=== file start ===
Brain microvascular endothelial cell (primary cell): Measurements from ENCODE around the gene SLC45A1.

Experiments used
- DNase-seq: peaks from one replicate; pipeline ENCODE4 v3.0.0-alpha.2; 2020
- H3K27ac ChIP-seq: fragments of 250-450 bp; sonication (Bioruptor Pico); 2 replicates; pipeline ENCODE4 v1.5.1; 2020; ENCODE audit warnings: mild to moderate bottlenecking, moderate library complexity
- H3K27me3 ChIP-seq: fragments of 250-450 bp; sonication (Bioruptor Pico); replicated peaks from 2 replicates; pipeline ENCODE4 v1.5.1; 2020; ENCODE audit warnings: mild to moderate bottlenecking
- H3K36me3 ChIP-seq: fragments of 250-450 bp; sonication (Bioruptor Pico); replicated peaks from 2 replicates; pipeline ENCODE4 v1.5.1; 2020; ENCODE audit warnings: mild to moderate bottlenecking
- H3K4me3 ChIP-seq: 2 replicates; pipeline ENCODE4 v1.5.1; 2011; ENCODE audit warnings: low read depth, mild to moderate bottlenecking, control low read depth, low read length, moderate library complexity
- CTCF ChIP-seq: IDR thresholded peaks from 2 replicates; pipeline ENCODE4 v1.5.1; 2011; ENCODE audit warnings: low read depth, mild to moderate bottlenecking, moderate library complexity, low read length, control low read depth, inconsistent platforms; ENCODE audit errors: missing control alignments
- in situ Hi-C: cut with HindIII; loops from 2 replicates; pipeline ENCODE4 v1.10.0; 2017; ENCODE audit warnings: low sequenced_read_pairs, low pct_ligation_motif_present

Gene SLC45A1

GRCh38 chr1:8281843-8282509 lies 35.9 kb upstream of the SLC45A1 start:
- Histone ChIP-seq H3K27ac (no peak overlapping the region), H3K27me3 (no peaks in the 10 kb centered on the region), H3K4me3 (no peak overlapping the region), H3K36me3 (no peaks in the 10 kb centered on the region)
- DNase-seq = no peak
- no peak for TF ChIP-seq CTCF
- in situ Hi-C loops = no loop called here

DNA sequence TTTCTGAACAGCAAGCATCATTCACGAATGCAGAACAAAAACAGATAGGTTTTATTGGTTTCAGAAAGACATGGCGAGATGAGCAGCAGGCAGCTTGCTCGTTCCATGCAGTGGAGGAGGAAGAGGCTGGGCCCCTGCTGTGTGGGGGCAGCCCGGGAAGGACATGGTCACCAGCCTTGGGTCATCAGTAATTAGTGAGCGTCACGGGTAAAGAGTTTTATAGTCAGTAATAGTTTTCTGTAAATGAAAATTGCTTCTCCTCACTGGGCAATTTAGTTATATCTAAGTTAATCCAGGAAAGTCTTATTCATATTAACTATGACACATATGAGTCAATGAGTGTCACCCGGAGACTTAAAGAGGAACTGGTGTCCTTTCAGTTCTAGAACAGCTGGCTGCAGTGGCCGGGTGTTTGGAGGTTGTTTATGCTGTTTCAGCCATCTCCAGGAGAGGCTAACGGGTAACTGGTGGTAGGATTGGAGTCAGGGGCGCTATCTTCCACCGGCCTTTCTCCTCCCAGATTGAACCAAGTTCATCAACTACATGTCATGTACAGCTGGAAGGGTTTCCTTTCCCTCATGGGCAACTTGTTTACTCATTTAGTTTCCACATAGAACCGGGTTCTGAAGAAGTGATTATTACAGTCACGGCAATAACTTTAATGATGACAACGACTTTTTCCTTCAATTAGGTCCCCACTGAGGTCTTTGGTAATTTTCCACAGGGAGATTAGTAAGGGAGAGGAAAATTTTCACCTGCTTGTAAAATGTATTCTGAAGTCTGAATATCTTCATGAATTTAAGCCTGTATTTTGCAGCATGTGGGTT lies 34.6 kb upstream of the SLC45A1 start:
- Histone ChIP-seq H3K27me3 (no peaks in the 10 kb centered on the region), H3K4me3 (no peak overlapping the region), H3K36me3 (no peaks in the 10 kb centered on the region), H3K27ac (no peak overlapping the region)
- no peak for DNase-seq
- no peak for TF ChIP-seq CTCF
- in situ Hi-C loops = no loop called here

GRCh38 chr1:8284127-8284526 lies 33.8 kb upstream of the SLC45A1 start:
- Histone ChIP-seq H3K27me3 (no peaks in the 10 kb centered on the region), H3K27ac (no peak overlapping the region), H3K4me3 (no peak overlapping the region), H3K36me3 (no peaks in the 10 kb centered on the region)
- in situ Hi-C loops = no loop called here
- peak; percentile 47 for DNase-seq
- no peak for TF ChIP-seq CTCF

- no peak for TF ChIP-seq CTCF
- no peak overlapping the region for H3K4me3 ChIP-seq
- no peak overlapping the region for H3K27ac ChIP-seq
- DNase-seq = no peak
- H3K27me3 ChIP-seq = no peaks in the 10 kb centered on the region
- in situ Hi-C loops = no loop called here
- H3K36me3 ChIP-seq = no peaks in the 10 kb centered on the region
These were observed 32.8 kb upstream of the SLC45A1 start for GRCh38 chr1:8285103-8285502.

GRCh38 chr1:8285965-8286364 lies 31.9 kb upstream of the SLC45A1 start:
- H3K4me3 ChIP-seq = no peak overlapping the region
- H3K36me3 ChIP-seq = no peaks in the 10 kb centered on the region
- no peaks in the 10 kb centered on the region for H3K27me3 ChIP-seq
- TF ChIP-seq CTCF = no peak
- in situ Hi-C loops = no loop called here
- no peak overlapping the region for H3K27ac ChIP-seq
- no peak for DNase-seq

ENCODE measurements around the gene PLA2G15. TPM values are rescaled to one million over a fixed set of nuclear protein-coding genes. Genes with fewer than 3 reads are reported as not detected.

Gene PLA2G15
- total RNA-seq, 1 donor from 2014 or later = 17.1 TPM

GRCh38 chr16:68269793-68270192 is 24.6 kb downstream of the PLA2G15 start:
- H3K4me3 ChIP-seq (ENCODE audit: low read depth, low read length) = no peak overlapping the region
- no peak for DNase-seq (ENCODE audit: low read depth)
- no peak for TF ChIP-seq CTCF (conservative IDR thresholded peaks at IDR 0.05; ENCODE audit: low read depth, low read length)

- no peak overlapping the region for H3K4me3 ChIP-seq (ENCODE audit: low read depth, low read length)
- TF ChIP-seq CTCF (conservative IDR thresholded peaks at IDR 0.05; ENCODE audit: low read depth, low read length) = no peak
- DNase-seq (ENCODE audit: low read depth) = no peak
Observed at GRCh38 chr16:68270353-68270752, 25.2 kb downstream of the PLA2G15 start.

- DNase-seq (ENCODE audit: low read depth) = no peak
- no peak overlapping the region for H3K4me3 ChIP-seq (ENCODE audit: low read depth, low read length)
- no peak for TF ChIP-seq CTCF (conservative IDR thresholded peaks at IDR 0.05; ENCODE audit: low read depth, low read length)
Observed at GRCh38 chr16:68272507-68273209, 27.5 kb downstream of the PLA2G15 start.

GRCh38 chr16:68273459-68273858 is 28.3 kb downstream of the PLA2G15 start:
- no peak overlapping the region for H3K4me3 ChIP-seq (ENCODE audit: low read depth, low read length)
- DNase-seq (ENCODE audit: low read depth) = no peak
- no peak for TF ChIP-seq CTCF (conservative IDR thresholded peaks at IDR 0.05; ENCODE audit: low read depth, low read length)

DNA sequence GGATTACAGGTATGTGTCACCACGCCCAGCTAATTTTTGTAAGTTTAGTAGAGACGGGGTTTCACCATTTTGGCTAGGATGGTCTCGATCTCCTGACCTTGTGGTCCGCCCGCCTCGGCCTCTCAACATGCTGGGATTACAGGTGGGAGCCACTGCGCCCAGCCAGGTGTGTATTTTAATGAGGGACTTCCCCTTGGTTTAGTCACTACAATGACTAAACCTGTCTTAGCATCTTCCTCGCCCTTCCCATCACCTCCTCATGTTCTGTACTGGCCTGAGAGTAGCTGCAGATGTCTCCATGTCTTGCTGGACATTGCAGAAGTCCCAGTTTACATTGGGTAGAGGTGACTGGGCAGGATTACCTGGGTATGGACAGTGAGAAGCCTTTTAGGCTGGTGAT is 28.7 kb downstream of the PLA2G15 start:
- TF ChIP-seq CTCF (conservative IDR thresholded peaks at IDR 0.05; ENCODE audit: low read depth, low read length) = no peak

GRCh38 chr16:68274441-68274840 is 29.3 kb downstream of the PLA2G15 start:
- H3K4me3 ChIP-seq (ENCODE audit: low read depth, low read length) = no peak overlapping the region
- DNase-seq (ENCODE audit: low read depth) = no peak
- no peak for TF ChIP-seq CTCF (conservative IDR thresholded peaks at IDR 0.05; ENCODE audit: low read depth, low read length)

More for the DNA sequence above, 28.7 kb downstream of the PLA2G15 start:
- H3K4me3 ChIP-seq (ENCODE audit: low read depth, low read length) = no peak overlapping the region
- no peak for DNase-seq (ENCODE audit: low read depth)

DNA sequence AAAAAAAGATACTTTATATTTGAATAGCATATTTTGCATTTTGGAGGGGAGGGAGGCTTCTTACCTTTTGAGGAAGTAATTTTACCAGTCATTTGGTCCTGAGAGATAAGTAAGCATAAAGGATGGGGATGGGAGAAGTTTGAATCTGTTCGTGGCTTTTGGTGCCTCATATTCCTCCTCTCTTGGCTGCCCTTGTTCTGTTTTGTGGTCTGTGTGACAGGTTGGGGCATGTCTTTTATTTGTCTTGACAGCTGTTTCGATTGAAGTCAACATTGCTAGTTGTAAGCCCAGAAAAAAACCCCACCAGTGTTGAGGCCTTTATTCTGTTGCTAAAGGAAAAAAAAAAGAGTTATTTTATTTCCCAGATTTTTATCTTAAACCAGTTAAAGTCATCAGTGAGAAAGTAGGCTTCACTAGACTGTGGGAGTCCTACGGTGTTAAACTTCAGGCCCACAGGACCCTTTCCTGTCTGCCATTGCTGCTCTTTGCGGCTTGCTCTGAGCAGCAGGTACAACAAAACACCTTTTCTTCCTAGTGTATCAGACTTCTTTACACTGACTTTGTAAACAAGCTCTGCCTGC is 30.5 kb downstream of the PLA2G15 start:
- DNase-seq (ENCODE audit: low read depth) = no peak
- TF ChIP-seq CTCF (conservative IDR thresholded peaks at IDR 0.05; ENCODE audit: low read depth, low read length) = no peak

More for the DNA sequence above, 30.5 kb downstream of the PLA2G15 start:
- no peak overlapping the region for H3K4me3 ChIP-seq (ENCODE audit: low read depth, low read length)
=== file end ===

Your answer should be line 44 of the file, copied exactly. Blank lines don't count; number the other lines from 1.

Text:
- total RNA-seq, 1 donor from 2014 or later = 17.1 TPM